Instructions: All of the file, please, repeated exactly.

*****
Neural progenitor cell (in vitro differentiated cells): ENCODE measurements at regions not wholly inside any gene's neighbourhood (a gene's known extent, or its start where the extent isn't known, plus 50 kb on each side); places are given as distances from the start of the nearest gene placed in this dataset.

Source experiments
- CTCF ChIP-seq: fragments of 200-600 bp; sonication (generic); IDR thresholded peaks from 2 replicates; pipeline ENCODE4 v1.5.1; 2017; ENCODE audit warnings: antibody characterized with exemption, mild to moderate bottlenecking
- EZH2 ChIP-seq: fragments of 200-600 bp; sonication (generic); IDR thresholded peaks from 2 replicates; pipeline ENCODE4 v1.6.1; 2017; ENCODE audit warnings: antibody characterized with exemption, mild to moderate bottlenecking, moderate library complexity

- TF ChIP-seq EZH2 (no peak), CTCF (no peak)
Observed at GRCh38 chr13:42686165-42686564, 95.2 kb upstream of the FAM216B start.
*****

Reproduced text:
Neural progenitor cell (in vitro differentiated cells): ENCODE measurements at regions not wholly inside any gene's neighbourhood (a gene's known extent, or its start where the extent isn't known, plus 50 kb on each side); places are given as distances from the start of the nearest gene placed in this dataset.

Source experiments
- CTCF ChIP-seq: fragments of 200-600 bp; sonication (generic); IDR thresholded peaks from 2 replicates; pipeline ENCODE4 v1.5.1; 2017; ENCODE audit warnings: antibody characterized with exemption, mild to moderate bottlenecking
- EZH2 ChIP-seq: fragments of 200-600 bp; sonication (generic); IDR thresholded peaks from 2 replicates; pipeline ENCODE4 v1.6.1; 2017; ENCODE audit warnings: antibody characterized with exemption, mild to moderate bottlenecking, moderate library complexity

- TF ChIP-seq EZH2 (no peak), CTCF (no peak)
Observed at GRCh38 chr13:42686165-42686564, 95.2 kb upstream of the FAM216B start.